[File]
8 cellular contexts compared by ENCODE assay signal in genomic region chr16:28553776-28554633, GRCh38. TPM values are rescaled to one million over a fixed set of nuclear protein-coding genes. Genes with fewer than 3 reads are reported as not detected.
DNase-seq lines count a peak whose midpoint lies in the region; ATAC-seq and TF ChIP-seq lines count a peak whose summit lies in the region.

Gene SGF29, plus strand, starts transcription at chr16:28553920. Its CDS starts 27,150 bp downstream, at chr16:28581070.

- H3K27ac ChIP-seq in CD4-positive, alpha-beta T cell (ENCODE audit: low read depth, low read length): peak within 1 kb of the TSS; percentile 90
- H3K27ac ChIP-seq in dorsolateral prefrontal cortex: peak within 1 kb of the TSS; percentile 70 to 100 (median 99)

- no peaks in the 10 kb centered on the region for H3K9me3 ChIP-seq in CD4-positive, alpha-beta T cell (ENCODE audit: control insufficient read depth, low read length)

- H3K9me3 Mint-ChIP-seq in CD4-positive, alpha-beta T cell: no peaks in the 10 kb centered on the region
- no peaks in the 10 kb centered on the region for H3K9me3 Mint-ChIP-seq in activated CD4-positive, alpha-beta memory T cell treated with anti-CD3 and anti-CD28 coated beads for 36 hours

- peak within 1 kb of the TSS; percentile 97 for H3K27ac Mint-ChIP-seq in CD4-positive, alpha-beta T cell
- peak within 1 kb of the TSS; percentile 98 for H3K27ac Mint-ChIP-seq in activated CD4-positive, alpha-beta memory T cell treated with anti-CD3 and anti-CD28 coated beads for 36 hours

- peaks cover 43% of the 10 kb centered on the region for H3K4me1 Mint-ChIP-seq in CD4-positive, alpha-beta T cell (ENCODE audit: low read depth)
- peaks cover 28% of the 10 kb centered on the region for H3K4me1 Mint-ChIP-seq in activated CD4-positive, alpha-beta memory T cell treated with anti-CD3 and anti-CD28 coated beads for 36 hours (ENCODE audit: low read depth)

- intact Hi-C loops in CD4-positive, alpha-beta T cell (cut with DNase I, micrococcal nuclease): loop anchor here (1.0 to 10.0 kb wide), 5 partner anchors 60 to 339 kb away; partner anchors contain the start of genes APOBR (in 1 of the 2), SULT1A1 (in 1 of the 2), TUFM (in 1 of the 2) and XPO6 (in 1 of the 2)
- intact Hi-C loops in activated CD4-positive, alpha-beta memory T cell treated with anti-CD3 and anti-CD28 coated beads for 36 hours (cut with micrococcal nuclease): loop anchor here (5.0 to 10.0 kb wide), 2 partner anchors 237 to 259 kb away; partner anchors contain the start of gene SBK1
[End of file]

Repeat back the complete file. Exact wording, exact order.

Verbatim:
8 cellular contexts compared by ENCODE assay signal in genomic region chr16:28553776-28554633, GRCh38. TPM values are rescaled to one million over a fixed set of nuclear protein-coding genes. Genes with fewer than 3 reads are reported as not detected.
DNase-seq lines count a peak whose midpoint lies in the region; ATAC-seq and TF ChIP-seq lines count a peak whose summit lies in the region.

Gene SGF29, plus strand, starts transcription at chr16:28553920. Its CDS starts 27,150 bp downstream, at chr16:28581070.

- H3K27ac ChIP-seq in CD4-positive, alpha-beta T cell (ENCODE audit: low read depth, low read length): peak within 1 kb of the TSS; percentile 90
- H3K27ac ChIP-seq in dorsolateral prefrontal cortex: peak within 1 kb of the TSS; percentile 70 to 100 (median 99)

- no peaks in the 10 kb centered on the region for H3K9me3 ChIP-seq in CD4-positive, alpha-beta T cell (ENCODE audit: control insufficient read depth, low read length)

- H3K9me3 Mint-ChIP-seq in CD4-positive, alpha-beta T cell: no peaks in the 10 kb centered on the region
- no peaks in the 10 kb centered on the region for H3K9me3 Mint-ChIP-seq in activated CD4-positive, alpha-beta memory T cell treated with anti-CD3 and anti-CD28 coated beads for 36 hours

- peak within 1 kb of the TSS; percentile 97 for H3K27ac Mint-ChIP-seq in CD4-positive, alpha-beta T cell
- peak within 1 kb of the TSS; percentile 98 for H3K27ac Mint-ChIP-seq in activated CD4-positive, alpha-beta memory T cell treated with anti-CD3 and anti-CD28 coated beads for 36 hours

- peaks cover 43% of the 10 kb centered on the region for H3K4me1 Mint-ChIP-seq in CD4-positive, alpha-beta T cell (ENCODE audit: low read depth)
- peaks cover 28% of the 10 kb centered on the region for H3K4me1 Mint-ChIP-seq in activated CD4-positive, alpha-beta memory T cell treated with anti-CD3 and anti-CD28 coated beads for 36 hours (ENCODE audit: low read depth)

- intact Hi-C loops in CD4-positive, alpha-beta T cell (cut with DNase I, micrococcal nuclease): loop anchor here (1.0 to 10.0 kb wide), 5 partner anchors 60 to 339 kb away; partner anchors contain the start of genes APOBR (in 1 of the 2), SULT1A1 (in 1 of the 2), TUFM (in 1 of the 2) and XPO6 (in 1 of the 2)
- intact Hi-C loops in activated CD4-positive, alpha-beta memory T cell treated with anti-CD3 and anti-CD28 coated beads for 36 hours (cut with micrococcal nuclease): loop anchor here (5.0 to 10.0 kb wide), 2 partner anchors 237 to 259 kb away; partner anchors contain the start of gene SBK1